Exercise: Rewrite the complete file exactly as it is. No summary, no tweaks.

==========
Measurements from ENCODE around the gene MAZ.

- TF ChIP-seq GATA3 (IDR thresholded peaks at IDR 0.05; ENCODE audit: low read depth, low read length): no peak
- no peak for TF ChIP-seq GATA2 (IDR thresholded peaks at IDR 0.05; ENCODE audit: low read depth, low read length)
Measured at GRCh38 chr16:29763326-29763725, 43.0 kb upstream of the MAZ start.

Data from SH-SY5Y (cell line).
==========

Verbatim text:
Measurements from ENCODE around the gene MAZ.

- TF ChIP-seq GATA3 (IDR thresholded peaks at IDR 0.05; ENCODE audit: low read depth, low read length): no peak
- no peak for TF ChIP-seq GATA2 (IDR thresholded peaks at IDR 0.05; ENCODE audit: low read depth, low read length)
Measured at GRCh38 chr16:29763326-29763725, 43.0 kb upstream of the MAZ start.

Data from SH-SY5Y (cell line).